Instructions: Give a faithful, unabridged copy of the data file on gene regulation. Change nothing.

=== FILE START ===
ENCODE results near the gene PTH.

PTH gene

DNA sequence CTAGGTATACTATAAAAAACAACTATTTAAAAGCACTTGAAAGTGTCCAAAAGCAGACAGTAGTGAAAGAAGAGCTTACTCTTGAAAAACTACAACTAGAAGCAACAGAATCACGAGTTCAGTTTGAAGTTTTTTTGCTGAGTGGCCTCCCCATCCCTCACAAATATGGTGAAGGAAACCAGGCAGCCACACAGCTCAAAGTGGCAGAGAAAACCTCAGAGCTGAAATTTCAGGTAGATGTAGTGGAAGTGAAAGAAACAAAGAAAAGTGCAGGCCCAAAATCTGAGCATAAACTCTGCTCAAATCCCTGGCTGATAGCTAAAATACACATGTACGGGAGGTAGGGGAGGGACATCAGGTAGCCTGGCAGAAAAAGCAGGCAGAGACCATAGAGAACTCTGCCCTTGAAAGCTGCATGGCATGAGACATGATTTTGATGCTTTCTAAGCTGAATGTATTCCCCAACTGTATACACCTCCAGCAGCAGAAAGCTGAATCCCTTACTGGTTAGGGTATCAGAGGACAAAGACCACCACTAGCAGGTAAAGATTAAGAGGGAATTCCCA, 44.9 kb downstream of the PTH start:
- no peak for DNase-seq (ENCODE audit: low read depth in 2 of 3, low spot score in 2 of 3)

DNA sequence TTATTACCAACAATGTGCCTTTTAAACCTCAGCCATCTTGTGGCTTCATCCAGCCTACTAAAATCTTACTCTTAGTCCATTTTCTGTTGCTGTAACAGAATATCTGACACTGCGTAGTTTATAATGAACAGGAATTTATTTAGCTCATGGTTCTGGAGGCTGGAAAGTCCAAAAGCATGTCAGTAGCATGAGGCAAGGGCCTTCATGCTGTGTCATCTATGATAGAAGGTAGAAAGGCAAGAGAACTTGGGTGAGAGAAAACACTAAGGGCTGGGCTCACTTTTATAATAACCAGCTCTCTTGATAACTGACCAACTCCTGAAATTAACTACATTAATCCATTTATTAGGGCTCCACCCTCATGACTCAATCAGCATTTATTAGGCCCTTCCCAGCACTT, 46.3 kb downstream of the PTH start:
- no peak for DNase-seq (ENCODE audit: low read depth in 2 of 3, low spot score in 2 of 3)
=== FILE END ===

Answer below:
ENCODE results near the gene PTH.

PTH gene

DNA sequence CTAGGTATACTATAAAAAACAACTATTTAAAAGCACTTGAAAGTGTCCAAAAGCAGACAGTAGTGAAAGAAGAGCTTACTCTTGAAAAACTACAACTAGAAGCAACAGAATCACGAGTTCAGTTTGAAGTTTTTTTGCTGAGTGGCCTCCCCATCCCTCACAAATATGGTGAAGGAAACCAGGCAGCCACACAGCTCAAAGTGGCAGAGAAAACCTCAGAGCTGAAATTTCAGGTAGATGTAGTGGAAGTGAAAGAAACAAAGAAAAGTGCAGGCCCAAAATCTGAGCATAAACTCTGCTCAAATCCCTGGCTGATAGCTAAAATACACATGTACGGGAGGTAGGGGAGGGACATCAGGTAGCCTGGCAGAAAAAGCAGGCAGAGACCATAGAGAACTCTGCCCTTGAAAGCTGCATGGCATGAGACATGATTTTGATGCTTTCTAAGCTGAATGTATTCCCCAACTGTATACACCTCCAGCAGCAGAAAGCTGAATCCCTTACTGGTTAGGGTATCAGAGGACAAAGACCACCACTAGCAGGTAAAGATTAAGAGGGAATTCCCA, 44.9 kb downstream of the PTH start:
- no peak for DNase-seq (ENCODE audit: low read depth in 2 of 3, low spot score in 2 of 3)

DNA sequence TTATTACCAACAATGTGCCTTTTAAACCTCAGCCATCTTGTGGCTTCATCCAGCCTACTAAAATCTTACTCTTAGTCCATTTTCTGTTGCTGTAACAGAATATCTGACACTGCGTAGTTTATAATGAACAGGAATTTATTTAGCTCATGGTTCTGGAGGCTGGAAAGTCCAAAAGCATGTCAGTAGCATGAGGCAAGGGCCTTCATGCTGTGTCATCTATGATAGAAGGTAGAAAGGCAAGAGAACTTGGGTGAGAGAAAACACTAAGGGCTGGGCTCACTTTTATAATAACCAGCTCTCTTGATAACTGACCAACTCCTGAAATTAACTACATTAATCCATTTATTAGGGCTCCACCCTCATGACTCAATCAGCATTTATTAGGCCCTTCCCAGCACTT, 46.3 kb downstream of the PTH start:
- no peak for DNase-seq (ENCODE audit: low read depth in 2 of 3, low spot score in 2 of 3)